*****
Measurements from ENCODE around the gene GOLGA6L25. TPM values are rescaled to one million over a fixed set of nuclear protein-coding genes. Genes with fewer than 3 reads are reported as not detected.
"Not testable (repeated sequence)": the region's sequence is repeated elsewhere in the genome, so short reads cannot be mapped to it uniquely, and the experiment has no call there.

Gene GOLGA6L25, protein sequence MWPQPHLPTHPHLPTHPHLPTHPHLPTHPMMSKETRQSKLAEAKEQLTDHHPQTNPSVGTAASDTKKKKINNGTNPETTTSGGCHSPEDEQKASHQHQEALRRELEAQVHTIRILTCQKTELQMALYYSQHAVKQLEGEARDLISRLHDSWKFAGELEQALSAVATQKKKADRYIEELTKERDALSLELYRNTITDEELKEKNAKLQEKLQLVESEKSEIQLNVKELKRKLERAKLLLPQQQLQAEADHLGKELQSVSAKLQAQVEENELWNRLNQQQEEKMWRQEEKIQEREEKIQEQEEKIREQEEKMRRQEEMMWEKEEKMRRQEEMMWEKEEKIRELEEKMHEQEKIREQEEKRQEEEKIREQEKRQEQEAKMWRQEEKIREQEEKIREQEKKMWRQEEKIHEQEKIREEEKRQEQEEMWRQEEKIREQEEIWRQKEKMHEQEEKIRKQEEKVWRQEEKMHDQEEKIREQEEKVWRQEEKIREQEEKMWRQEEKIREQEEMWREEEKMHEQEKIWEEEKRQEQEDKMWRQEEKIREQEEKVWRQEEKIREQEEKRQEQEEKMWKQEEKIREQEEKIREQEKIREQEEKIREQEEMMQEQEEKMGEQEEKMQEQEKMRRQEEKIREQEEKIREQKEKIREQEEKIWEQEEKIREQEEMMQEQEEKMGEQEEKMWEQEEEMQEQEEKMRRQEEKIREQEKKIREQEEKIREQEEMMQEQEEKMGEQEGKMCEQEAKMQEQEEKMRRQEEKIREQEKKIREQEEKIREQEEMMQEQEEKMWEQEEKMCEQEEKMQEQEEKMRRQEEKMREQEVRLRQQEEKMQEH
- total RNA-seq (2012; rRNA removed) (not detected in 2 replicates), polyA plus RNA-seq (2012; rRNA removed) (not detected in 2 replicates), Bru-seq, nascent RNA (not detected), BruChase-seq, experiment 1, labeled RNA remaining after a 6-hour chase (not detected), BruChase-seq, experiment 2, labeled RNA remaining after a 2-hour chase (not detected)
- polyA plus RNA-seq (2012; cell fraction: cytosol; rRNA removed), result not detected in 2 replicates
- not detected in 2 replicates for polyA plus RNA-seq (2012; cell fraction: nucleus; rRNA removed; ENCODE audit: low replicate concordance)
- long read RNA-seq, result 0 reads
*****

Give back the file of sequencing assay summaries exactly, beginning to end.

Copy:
Measurements from ENCODE around the gene GOLGA6L25. TPM values are rescaled to one million over a fixed set of nuclear protein-coding genes. Genes with fewer than 3 reads are reported as not detected.
"Not testable (repeated sequence)": the region's sequence is repeated elsewhere in the genome, so short reads cannot be mapped to it uniquely, and the experiment has no call there.

Gene GOLGA6L25, protein sequence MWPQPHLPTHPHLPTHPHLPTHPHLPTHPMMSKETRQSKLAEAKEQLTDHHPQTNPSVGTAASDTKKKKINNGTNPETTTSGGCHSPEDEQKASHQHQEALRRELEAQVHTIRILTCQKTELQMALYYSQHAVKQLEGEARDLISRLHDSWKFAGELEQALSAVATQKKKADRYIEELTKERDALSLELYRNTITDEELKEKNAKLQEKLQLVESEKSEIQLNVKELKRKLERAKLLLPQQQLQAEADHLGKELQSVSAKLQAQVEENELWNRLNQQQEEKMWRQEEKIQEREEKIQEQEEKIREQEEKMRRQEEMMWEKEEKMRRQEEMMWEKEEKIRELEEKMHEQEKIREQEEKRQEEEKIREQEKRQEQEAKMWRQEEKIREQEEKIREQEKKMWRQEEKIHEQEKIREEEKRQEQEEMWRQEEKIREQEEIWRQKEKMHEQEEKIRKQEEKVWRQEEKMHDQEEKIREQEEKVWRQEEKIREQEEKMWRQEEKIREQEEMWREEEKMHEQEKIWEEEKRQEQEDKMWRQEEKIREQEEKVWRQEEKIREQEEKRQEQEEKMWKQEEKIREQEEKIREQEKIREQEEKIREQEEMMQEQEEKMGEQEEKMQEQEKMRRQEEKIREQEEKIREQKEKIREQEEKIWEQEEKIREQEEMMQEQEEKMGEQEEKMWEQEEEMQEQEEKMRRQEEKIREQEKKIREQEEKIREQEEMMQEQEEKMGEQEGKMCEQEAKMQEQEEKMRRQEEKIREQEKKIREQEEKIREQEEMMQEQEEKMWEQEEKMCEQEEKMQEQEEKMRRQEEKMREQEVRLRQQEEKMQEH
- total RNA-seq (2012; rRNA removed) (not detected in 2 replicates), polyA plus RNA-seq (2012; rRNA removed) (not detected in 2 replicates), Bru-seq, nascent RNA (not detected), BruChase-seq, experiment 1, labeled RNA remaining after a 6-hour chase (not detected), BruChase-seq, experiment 2, labeled RNA remaining after a 2-hour chase (not detected)
- polyA plus RNA-seq (2012; cell fraction: cytosol; rRNA removed), result not detected in 2 replicates
- not detected in 2 replicates for polyA plus RNA-seq (2012; cell fraction: nucleus; rRNA removed; ENCODE audit: low replicate concordance)
- long read RNA-seq, result 0 reads